Now, herein is the great critic too modest, with that false modesty which is the curse of the contemporary journalist; for it is well known that the Daily Telegraph possesses two dramatic critics, of whom one is Mr. Clement Scott and the other isn’t. And, furthermore, Mr. Scott, by his signed articles in various journals, has familiarised the public with his own very distinctive style. The only way to disguise the authorship of a “D. T.” criticism would be for one critic to parody the other assiduously. This is not being done: anybody who is at all familiar with dramatic criticisms can recognise Mr. Clement Scott’s work by the time he has read six words of it. “We do know the sweet Roman hand,” though, perhaps, our modern father of criticism may be described as Clemens Corinthius rather than Romanus.

     Although the critic has little right to reproach the bard with disregarding what is, after all, only a secret de Polichinelle, he has fair ground for complaint at being singled out for recrimination because of his notice of the recent “Society play.”  It would have been better for him to follow the same conventional method as the other critics—that of pointing out the defects and merits, if any, of the piece, and thus safeguarding himself from special retaliation; but the difference between his method and those of the other critics was not enough to be important. The Telegraph abstained from saying a word concerning the piece, and merely stated that the audience, without hissing or hooting, “silently stole away,” after the courteous fashion understood to be in vogue among the cultured circles of America. Mr. Buchanan, in his address from the stage, declared that the audience did not go away, but stayed to the end—some to applaud, some, he admits, to hoot. The latter were, of course, members of a cabal. They always are.

     The real question at issue is not the merits of the play, but a simple matter of fact. Did the audience, or any considerable part of it, go out in silence, or did all the audience stay till the end, and a few hoot? If the critic has made a mistake, no doubt that is his misfortune rather than his fault; it may be that, having gone out early himself, cum suis, he inferred that everyone had gone; he may even have thought the two statements more or less identical. But where does the “malignant” element come in? Had he remarked that everybody who did not go away stayed to hoot, or that everybody who stayed went away to hoot, or that everybody who went to hoot stayed away—but I am getting mixed. All I mean to say is that the Telegraph criticism was not more damaging to the play than the estimates given in other journals—indeed, less so; for it was concerned merely with the attitude of the audience, and left the reader no wiser than before as to the piece. Therefore, such a reader might well have been stimulated to see for himself; I do not know whether he was, but the critic is entitled to proper credit for his kind intention.

     Some of our dramatic critics—and in this the younger men are very much worse than the critics of standing—are adopting a tone that may fairly rouse the wrath of dramatists less easily provoked to retort than Mr. Robert Buchanan. That a miserable dramatist, who has only spent some months of his time and some hundreds or thousands of his own or another’s money, should dare to bring some slovenly, unhandsome play between the back cloth and the critic’s nobility for two or three hours! That he, the great man—I mean, of course, the critic—should be expected to listen seriously to such nonsense, and remember sufficient of it to give some notion of the plot and language to his readers of a day or two after! the mere thought of these facts seems sometimes to drive a critic into a frenzy of contemptuous rage.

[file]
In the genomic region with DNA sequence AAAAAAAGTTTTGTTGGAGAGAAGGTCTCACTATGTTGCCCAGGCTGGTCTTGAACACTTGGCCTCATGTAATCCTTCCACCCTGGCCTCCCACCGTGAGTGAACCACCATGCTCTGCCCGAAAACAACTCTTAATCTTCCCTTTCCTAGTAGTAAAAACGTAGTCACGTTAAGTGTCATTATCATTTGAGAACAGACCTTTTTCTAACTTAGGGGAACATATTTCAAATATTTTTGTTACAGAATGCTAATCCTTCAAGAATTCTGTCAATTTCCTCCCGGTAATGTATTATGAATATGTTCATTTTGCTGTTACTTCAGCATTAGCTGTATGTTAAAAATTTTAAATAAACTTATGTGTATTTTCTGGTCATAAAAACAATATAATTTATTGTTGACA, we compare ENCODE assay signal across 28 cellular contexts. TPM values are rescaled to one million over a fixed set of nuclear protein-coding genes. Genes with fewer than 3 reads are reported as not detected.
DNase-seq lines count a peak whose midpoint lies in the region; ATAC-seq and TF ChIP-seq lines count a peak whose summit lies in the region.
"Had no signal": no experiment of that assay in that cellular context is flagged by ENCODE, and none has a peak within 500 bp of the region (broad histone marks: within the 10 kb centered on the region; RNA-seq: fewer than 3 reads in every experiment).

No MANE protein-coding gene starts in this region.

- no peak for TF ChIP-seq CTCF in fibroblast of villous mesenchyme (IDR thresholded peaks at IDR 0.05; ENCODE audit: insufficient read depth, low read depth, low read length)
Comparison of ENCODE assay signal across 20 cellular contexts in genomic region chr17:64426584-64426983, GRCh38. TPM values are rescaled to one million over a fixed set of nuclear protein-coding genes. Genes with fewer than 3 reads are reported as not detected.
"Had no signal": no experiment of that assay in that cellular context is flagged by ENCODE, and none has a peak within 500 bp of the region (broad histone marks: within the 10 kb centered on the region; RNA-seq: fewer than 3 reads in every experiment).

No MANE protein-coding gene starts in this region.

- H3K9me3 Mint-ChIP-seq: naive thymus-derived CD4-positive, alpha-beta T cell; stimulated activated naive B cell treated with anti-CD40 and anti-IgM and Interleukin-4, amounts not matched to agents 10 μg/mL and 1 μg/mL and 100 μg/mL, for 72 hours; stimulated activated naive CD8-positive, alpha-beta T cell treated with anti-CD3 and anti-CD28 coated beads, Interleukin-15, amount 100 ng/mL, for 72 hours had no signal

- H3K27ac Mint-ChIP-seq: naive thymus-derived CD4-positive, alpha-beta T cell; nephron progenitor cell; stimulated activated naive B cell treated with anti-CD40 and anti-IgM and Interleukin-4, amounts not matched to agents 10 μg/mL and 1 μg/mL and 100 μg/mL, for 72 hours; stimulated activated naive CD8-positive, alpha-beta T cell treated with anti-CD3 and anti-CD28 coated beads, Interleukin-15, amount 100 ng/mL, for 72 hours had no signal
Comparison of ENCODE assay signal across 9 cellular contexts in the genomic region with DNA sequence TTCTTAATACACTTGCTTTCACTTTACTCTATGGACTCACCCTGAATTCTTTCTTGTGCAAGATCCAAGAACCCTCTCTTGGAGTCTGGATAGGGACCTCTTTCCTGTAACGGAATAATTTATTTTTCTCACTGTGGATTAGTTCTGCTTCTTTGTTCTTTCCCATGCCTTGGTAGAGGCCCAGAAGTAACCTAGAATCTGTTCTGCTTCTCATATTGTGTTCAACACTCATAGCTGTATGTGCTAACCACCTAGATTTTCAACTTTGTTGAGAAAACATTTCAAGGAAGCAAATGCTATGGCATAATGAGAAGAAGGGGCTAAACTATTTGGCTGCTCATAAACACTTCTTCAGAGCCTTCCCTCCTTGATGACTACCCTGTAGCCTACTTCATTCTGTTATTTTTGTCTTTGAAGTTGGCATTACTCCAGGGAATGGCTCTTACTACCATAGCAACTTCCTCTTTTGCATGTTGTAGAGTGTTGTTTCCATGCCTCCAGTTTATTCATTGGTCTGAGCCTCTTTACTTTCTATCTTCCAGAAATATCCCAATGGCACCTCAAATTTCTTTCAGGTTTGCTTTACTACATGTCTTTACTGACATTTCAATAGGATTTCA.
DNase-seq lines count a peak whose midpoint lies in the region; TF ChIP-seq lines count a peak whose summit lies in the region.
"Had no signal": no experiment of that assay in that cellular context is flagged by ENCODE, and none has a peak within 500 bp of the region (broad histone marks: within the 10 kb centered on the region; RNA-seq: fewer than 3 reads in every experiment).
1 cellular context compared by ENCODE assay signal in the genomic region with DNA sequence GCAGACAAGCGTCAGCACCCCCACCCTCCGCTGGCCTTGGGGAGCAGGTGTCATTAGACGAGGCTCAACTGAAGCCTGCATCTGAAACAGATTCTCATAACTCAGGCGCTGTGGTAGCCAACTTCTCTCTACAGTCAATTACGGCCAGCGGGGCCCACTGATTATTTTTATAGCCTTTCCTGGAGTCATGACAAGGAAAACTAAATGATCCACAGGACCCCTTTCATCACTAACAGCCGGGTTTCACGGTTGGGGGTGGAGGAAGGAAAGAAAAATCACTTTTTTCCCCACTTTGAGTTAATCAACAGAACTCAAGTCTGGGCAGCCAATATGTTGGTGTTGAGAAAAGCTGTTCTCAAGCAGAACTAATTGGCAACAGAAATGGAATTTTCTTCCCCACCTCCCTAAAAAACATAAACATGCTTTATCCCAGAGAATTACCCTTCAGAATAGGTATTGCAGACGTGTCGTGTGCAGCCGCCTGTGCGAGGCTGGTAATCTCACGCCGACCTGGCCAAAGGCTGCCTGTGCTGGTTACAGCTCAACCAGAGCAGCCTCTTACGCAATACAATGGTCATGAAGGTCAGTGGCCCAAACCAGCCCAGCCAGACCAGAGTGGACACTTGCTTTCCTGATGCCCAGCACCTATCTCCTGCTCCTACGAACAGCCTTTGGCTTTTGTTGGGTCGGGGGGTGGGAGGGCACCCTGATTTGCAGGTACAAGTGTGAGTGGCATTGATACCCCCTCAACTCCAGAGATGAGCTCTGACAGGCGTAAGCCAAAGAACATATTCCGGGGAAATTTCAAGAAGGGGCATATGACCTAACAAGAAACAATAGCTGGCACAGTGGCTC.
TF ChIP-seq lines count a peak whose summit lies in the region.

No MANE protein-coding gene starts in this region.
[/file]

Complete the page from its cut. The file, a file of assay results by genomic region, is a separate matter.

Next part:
The Lichfield Mercury (25 May, 1894 - p.3)

     The prospect of legal proceedings being taken by Mr. Clement Scott, of The Daily Telegraph, against Mr. Robert Buchanan for libel in connection with “A Society Butterfly,” has stimulated interest in Mrs. Langtry’s performance at the Opera Comique; and if Mr. Robert Buchanan had in view as a possible result of his attack upon criticism a splendid advertisement for his latest play, he will not be disappointed. Mr. Scott, who has had some experience of law, was at first disposed to let the matter drop, but in the interests of his paper, the fairness of which is impugned by Mr. Buchanan’s remarks, he is going on with his action, and it is possible that several of the newspapers which reported the libel will also be served with writs. Quarrels between authors and critics are not unknown, but it is seldom that they attain such a degree of virulence as in the present case. On Mr. Buchanan’s part animosity against Mr. Scott is of no recent date. He attacked The Daily Telegraph critic with great violence some years ago in a letter to The Era, describing his attitude towards the theatre managers and authors as that of a man “with a hat in one hand and a bludgeon in the other.” Mr. Sydney Grundy, another member of the genus irritabile, followed suit in a somewhat different key, concluding his rhapsody with the words, in reference to Mr. Scott, “I hate him. I hate him. I hate him!” Other critics, too, at different times have come in for a share of the vituperation of authors, but happily no bones have been broken hitherto. Now it would seem that definite results must ensue. Mr. Scott appears to have excited the wrath of his assailants through being the possessor of a picturesque and vivid style, which admits of no half measures in the matter of condemnation. He seldom qualifies his remarks, which are either highly eulogistic or just as pointedly adverse. It is an excellent style for the reader, who is never in any doubt as to the critic’s opinion, but when it does not cause the author to blush with pleasure it makes his ears tingle.